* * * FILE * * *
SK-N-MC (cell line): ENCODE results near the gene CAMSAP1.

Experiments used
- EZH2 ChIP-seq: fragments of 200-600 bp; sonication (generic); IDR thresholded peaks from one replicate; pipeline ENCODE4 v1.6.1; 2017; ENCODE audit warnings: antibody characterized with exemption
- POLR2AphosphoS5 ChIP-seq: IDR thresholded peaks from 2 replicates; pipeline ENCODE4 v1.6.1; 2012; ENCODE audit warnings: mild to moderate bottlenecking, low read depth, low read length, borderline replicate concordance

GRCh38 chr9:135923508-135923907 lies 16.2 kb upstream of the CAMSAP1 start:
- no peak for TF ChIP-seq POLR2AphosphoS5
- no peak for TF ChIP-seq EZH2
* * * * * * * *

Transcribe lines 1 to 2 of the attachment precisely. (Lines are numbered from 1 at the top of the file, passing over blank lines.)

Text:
SK-N-MC (cell line): ENCODE results near the gene CAMSAP1.

Experiments used